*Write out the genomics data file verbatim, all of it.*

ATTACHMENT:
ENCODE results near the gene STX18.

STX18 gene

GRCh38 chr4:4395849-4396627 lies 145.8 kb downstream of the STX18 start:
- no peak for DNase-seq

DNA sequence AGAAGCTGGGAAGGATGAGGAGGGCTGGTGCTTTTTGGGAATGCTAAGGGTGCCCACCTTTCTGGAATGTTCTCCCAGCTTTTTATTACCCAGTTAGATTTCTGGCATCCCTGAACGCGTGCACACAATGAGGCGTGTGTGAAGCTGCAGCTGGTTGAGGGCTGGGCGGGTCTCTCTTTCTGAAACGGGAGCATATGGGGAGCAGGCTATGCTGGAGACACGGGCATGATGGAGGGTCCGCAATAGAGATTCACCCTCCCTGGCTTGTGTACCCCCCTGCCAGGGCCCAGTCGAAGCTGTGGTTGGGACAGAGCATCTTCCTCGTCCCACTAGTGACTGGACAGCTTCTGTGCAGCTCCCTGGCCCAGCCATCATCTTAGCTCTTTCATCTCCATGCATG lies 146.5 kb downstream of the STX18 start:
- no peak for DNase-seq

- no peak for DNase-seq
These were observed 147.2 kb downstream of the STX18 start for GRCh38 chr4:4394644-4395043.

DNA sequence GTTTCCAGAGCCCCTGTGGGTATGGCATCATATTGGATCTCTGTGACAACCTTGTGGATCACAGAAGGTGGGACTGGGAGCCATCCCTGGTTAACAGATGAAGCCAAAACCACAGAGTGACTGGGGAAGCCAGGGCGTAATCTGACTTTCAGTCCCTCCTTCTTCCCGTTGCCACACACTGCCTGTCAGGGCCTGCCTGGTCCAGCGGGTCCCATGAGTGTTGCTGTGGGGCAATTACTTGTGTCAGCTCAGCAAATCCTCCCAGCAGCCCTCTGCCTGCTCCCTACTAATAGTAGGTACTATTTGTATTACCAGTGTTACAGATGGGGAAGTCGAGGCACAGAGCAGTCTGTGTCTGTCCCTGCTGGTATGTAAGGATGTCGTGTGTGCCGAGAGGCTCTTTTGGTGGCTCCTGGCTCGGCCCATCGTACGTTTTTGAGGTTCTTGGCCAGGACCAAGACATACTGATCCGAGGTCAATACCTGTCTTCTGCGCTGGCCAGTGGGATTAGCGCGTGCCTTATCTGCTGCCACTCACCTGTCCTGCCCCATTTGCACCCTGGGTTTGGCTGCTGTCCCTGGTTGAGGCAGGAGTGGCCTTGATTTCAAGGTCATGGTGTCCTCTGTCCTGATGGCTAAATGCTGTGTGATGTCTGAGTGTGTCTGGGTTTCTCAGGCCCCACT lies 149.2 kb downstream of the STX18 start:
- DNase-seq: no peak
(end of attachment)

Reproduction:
ENCODE results near the gene STX18.

STX18 gene

GRCh38 chr4:4395849-4396627 lies 145.8 kb downstream of the STX18 start:
- no peak for DNase-seq

DNA sequence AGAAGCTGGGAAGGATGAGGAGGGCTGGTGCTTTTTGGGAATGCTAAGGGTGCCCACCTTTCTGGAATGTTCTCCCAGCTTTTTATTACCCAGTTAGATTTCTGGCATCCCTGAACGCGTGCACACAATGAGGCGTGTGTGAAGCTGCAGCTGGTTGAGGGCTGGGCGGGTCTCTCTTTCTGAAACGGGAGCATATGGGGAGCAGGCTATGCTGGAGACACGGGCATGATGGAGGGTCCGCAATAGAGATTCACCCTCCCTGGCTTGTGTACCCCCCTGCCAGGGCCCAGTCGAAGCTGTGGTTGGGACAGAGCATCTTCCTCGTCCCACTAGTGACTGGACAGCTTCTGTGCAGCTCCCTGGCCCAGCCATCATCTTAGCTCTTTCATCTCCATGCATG lies 146.5 kb downstream of the STX18 start:
- no peak for DNase-seq

- no peak for DNase-seq
These were observed 147.2 kb downstream of the STX18 start for GRCh38 chr4:4394644-4395043.

DNA sequence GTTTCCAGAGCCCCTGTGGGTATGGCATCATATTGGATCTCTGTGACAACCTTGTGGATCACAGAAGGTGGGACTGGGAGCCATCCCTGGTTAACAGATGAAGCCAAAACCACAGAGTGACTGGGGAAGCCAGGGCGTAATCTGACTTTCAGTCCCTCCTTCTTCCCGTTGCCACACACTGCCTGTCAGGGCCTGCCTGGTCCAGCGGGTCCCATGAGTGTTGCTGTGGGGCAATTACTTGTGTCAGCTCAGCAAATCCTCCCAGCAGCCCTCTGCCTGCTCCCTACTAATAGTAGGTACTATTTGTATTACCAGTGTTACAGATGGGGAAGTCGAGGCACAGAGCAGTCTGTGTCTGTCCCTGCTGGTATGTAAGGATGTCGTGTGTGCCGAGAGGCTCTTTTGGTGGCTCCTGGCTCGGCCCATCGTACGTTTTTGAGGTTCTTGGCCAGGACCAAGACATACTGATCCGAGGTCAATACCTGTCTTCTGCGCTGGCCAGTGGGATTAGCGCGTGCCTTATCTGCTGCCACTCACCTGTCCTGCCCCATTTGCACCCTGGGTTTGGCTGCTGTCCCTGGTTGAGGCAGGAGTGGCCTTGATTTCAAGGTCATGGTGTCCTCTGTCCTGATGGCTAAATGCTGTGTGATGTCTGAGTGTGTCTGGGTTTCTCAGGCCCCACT lies 149.2 kb downstream of the STX18 start:
- DNase-seq: no peak